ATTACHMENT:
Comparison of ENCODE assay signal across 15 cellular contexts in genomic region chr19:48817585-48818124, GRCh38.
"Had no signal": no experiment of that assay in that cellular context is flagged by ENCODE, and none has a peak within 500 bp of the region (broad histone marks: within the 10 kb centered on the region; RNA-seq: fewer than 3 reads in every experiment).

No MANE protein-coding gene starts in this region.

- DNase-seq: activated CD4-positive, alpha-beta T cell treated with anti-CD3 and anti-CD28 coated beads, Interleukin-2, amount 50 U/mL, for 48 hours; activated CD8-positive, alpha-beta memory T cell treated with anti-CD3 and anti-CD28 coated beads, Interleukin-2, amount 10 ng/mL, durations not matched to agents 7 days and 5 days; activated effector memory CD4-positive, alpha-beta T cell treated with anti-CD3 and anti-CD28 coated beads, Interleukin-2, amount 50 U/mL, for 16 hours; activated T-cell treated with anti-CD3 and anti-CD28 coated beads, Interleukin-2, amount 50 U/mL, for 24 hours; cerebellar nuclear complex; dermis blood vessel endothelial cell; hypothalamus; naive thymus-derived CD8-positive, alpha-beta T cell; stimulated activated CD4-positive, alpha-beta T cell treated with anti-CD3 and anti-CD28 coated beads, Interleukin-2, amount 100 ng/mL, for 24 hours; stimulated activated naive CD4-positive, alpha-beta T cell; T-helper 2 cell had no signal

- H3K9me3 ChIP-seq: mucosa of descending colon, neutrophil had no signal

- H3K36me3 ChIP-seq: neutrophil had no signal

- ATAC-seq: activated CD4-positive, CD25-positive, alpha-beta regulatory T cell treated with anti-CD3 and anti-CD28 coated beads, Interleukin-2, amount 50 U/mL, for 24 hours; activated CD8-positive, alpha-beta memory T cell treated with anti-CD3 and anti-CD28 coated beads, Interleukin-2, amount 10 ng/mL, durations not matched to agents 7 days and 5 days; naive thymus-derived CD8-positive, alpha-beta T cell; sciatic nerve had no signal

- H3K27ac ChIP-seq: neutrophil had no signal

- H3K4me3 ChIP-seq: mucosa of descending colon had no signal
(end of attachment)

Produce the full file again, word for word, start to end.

Comparison of ENCODE assay signal across 15 cellular contexts in genomic region chr19:48817585-48818124, GRCh38.
"Had no signal": no experiment of that assay in that cellular context is flagged by ENCODE, and none has a peak within 500 bp of the region (broad histone marks: within the 10 kb centered on the region; RNA-seq: fewer than 3 reads in every experiment).

No MANE protein-coding gene starts in this region.

- DNase-seq: activated CD4-positive, alpha-beta T cell treated with anti-CD3 and anti-CD28 coated beads, Interleukin-2, amount 50 U/mL, for 48 hours; activated CD8-positive, alpha-beta memory T cell treated with anti-CD3 and anti-CD28 coated beads, Interleukin-2, amount 10 ng/mL, durations not matched to agents 7 days and 5 days; activated effector memory CD4-positive, alpha-beta T cell treated with anti-CD3 and anti-CD28 coated beads, Interleukin-2, amount 50 U/mL, for 16 hours; activated T-cell treated with anti-CD3 and anti-CD28 coated beads, Interleukin-2, amount 50 U/mL, for 24 hours; cerebellar nuclear complex; dermis blood vessel endothelial cell; hypothalamus; naive thymus-derived CD8-positive, alpha-beta T cell; stimulated activated CD4-positive, alpha-beta T cell treated with anti-CD3 and anti-CD28 coated beads, Interleukin-2, amount 100 ng/mL, for 24 hours; stimulated activated naive CD4-positive, alpha-beta T cell; T-helper 2 cell had no signal

- H3K9me3 ChIP-seq: mucosa of descending colon, neutrophil had no signal

- H3K36me3 ChIP-seq: neutrophil had no signal

- ATAC-seq: activated CD4-positive, CD25-positive, alpha-beta regulatory T cell treated with anti-CD3 and anti-CD28 coated beads, Interleukin-2, amount 50 U/mL, for 24 hours; activated CD8-positive, alpha-beta memory T cell treated with anti-CD3 and anti-CD28 coated beads, Interleukin-2, amount 10 ng/mL, durations not matched to agents 7 days and 5 days; naive thymus-derived CD8-positive, alpha-beta T cell; sciatic nerve had no signal

- H3K27ac ChIP-seq: neutrophil had no signal

- H3K4me3 ChIP-seq: mucosa of descending colon had no signal